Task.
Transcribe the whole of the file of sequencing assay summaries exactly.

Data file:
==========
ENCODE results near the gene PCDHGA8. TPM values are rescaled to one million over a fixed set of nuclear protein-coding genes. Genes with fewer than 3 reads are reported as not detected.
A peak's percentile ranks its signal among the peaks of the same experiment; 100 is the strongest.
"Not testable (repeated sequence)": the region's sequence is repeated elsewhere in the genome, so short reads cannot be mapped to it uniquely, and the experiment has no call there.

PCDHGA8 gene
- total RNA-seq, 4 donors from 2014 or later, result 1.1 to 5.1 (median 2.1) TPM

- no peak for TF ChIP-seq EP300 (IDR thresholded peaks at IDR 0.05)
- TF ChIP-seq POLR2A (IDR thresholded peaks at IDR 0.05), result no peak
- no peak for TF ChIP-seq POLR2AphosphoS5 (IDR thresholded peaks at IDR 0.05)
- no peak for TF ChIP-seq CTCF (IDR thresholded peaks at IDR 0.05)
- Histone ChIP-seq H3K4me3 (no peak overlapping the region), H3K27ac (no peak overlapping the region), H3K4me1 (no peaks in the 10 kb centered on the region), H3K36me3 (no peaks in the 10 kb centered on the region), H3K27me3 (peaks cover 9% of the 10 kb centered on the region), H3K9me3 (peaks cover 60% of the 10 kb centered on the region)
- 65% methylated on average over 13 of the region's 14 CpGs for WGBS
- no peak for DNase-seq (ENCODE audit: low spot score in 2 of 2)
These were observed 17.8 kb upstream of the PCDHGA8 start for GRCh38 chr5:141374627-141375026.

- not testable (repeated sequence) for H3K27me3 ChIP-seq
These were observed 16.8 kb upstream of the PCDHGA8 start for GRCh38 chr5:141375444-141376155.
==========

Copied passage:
ENCODE results near the gene PCDHGA8. TPM values are rescaled to one million over a fixed set of nuclear protein-coding genes. Genes with fewer than 3 reads are reported as not detected.
A peak's percentile ranks its signal among the peaks of the same experiment; 100 is the strongest.
"Not testable (repeated sequence)": the region's sequence is repeated elsewhere in the genome, so short reads cannot be mapped to it uniquely, and the experiment has no call there.

PCDHGA8 gene
- total RNA-seq, 4 donors from 2014 or later, result 1.1 to 5.1 (median 2.1) TPM

- no peak for TF ChIP-seq EP300 (IDR thresholded peaks at IDR 0.05)
- TF ChIP-seq POLR2A (IDR thresholded peaks at IDR 0.05), result no peak
- no peak for TF ChIP-seq POLR2AphosphoS5 (IDR thresholded peaks at IDR 0.05)
- no peak for TF ChIP-seq CTCF (IDR thresholded peaks at IDR 0.05)
- Histone ChIP-seq H3K4me3 (no peak overlapping the region), H3K27ac (no peak overlapping the region), H3K4me1 (no peaks in the 10 kb centered on the region), H3K36me3 (no peaks in the 10 kb centered on the region), H3K27me3 (peaks cover 9% of the 10 kb centered on the region), H3K9me3 (peaks cover 60% of the 10 kb centered on the region)
- 65% methylated on average over 13 of the region's 14 CpGs for WGBS
- no peak for DNase-seq (ENCODE audit: low spot score in 2 of 2)
These were observed 17.8 kb upstream of the PCDHGA8 start for GRCh38 chr5:141374627-141375026.

- not testable (repeated sequence) for H3K27me3 ChIP-seq
These were observed 16.8 kb upstream of the PCDHGA8 start for GRCh38 chr5:141375444-141376155.